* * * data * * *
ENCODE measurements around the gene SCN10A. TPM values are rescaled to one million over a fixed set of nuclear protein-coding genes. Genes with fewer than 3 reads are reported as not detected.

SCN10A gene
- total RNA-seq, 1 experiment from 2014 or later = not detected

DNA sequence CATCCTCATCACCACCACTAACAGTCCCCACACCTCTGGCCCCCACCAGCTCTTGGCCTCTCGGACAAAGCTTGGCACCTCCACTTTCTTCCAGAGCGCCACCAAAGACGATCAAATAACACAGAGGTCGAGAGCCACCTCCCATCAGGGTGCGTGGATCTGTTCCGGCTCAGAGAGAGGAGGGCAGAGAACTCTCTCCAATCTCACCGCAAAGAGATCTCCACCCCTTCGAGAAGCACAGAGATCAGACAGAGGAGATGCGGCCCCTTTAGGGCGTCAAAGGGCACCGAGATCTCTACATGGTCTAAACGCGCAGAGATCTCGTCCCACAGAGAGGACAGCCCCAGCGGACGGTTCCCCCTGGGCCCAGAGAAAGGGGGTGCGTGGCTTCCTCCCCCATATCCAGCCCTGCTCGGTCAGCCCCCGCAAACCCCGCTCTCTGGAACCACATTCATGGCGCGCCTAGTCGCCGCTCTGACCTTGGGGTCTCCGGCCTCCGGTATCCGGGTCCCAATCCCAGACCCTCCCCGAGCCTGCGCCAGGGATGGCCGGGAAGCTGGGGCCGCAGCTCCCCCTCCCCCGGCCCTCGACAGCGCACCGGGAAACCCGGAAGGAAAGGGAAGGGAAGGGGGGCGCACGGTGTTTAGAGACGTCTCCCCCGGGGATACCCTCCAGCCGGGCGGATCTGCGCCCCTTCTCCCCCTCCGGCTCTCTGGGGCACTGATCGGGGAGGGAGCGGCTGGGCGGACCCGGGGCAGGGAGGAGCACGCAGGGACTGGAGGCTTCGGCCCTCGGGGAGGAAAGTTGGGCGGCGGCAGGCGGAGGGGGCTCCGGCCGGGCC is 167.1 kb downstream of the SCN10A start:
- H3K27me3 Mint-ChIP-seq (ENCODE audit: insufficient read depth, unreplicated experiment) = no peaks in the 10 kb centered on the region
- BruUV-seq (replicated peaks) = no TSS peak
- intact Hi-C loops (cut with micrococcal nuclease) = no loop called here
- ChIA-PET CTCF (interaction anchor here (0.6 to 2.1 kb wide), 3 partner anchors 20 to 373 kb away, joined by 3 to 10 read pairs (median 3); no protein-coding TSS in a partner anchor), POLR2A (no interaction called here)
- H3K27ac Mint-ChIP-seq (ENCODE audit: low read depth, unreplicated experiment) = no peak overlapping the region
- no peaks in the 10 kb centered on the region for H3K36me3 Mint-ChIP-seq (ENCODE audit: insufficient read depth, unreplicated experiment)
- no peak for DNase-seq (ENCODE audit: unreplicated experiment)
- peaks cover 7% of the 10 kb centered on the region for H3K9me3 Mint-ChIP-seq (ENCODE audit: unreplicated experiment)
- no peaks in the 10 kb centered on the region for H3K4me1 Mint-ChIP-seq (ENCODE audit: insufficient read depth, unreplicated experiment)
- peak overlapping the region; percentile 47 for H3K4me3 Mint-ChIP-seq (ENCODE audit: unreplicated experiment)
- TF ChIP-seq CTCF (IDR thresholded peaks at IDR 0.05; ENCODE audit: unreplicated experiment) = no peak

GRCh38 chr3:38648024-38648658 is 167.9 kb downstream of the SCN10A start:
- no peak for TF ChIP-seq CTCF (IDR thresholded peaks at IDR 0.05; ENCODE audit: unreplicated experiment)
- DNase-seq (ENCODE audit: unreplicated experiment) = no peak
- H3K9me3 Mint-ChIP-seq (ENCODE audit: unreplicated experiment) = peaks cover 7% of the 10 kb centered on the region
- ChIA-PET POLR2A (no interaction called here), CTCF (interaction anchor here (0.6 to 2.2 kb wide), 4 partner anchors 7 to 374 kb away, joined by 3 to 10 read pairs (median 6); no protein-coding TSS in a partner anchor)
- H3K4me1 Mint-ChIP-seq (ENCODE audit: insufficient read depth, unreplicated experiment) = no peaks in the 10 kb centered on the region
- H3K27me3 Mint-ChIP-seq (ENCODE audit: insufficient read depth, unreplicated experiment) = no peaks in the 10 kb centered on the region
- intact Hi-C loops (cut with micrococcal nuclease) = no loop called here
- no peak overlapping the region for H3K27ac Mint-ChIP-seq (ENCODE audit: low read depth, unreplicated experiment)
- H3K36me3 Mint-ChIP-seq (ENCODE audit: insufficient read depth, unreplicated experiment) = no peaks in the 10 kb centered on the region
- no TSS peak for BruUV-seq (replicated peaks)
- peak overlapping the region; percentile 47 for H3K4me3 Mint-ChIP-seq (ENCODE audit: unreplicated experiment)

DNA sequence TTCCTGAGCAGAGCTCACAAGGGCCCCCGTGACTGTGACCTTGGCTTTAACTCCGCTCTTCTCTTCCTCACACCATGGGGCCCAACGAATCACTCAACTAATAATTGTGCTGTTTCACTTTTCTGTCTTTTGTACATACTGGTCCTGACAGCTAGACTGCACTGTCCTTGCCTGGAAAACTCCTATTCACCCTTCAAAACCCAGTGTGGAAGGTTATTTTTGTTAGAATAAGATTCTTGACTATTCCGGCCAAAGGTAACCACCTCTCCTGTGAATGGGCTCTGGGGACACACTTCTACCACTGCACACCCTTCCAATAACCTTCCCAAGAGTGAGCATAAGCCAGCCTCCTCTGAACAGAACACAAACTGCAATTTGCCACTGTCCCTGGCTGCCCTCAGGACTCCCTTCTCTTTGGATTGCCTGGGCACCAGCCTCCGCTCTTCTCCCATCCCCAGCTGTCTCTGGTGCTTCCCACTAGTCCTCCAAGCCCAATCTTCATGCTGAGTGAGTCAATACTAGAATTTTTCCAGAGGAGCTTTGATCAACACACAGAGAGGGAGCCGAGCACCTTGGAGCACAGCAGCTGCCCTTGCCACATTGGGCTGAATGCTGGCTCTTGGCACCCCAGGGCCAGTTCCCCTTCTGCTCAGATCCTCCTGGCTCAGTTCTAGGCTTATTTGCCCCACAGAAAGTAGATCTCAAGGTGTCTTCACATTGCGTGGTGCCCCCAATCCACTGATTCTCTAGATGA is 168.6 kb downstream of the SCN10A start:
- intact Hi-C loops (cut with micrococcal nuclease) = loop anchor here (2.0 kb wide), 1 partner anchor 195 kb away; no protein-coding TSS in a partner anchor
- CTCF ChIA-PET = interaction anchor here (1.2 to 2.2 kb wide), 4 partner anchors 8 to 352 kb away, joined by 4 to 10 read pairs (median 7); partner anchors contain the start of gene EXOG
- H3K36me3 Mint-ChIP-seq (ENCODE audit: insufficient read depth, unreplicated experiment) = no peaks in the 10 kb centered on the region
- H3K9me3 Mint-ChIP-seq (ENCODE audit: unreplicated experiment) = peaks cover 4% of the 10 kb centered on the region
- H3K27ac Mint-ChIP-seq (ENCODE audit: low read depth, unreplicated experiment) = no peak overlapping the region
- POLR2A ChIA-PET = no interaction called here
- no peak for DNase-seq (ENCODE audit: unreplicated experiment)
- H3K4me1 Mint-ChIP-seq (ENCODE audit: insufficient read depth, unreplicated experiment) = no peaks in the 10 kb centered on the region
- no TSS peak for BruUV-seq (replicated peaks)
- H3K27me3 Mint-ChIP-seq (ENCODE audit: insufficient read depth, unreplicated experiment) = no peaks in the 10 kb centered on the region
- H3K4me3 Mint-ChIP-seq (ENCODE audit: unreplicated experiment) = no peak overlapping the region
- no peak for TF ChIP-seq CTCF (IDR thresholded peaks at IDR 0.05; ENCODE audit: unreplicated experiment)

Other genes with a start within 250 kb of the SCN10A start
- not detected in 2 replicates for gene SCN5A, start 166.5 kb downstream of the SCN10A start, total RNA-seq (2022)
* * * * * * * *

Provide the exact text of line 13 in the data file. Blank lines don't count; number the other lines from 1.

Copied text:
- no peaks in the 10 kb centered on the region for H3K4me1 Mint-ChIP-seq (ENCODE audit: insufficient read depth, unreplicated experiment)